Saron Lab (Saron)

Researchers in the SARON LAB, under the direction of neuroscientist Clifford Saron, use electrophysiological and behavioral methods to study sensory and cognitive processes in humans.

Full Lab Website

 

Research Topics

Meditation-Related Studies

Meditation may offer benefits to mental and physical health. The Shamatha Project, the most comprehensive study of meditation to date, investigates the psychological and physiological processes underlying such benefits. In this randomized, controlled study, researchers examined how intensive meditation training affects how people think and feel. They employed cognitive and perceptual tasks, emotional provocation, questionnaires, and physiological and biochemical monitoring to assess people’s skills and behavior before, during and after a three-month intensive meditation retreat.

Initial results show that intensive contemplative training sharpens and sustains attention, enhances well-being, and leads to less judgmental, more empathic emotional responding to the suffering of others. Additionally, the training was linked with pro-social emotional behavior and important physiological markers of health.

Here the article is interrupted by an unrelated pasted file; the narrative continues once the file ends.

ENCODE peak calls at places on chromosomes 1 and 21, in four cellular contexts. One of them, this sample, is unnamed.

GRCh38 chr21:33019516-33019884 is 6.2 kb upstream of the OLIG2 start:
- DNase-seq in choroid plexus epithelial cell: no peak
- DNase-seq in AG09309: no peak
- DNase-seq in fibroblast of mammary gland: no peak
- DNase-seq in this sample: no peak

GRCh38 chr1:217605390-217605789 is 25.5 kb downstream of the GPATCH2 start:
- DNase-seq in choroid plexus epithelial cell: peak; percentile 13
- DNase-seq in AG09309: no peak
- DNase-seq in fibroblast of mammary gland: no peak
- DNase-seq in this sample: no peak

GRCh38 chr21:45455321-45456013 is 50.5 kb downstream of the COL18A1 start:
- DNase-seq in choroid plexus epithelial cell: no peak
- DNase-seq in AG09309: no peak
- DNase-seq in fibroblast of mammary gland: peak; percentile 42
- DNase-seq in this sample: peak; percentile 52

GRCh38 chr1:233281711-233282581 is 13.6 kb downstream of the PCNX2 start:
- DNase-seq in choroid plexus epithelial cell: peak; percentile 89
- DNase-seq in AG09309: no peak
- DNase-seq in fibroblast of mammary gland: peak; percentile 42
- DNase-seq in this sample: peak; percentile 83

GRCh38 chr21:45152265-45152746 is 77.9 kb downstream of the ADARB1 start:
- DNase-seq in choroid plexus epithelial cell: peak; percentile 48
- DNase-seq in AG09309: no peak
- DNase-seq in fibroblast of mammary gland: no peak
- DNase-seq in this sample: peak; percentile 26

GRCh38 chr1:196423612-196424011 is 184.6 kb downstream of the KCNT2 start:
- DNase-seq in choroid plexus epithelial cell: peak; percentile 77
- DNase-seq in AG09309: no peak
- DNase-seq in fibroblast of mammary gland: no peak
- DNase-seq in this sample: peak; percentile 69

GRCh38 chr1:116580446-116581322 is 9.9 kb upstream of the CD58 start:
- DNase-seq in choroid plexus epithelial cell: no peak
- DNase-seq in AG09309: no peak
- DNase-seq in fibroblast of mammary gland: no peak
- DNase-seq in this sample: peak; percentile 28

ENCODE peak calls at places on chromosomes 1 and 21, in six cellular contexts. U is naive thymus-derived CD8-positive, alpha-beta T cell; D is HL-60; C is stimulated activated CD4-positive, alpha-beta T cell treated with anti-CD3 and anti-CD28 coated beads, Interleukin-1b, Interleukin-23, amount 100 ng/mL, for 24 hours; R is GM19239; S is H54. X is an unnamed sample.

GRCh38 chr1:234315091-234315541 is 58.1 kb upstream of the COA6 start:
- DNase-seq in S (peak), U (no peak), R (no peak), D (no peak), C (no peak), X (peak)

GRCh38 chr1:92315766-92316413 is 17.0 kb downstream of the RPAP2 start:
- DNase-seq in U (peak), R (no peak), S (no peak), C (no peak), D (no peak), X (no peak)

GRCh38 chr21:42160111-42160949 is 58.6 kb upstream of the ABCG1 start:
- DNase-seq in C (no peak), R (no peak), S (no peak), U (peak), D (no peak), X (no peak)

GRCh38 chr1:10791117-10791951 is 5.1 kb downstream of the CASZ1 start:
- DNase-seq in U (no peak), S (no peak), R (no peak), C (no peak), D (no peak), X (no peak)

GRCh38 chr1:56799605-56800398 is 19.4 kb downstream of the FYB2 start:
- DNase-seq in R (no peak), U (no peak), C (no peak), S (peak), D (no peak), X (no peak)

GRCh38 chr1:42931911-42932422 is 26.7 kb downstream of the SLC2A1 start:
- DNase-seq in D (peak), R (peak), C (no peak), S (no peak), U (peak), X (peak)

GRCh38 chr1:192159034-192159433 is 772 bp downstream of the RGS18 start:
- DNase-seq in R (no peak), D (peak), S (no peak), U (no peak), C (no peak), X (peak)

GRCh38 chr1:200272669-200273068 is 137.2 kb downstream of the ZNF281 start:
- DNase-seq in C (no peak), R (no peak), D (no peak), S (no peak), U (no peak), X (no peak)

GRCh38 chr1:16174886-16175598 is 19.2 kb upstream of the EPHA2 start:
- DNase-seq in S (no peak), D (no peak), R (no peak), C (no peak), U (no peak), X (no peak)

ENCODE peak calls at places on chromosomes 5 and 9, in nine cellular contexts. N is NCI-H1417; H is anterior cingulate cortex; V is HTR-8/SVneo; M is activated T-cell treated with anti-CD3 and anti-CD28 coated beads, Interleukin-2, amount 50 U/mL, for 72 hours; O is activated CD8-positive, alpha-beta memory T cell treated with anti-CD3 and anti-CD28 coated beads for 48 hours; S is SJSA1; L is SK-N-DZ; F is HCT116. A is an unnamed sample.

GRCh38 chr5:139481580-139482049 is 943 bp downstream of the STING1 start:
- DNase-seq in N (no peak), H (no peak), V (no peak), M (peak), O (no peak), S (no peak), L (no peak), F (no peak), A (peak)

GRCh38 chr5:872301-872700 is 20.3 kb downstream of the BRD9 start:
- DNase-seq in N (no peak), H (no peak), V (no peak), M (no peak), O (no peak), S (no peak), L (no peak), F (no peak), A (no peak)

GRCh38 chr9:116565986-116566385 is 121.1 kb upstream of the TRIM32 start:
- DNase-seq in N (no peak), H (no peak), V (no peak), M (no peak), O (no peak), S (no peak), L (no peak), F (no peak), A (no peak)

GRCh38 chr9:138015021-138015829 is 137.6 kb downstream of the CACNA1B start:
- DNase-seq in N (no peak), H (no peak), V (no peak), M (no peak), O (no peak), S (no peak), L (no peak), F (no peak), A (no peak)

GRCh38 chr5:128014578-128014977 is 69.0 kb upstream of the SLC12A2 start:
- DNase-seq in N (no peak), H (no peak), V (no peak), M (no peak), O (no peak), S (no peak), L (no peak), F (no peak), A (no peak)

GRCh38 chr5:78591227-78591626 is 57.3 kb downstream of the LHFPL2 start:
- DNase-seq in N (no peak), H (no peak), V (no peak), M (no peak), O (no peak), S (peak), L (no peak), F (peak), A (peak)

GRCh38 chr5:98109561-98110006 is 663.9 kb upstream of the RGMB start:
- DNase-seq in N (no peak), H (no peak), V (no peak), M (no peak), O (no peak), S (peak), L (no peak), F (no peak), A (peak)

Research suggests that many health-relevant biomarkers are related to psychological and emotional well-being. Because intensive meditation practice is believed to induce psychological changes, investigation of relationships between biological and psychological factors may yield clues about the ways in which intensive meditation practice induces measurable changes. In addition to the Shamatha Project, the Saron Lab also is currently conducting studies at Spirit Rock Meditation Center.

 

Autism Research

In collaboration with Susan Rivera at the CMB and colleagues at the MIND Institute, researchers in the Saron Lab are studying whether differences in sensory processing and integration contribute to social communication obstacles for children who have autism spectrum disorders. Individuals diagnosed with autism may also exhibit deficits in multisensory integration (MSI), the synthesis of multiple sensory inputs through which perceptions are formed. By establishing the brain basis of sensory problems in ASD, they hope to lay the foundation for future treatment studies and improve the quality of life for affected individuals.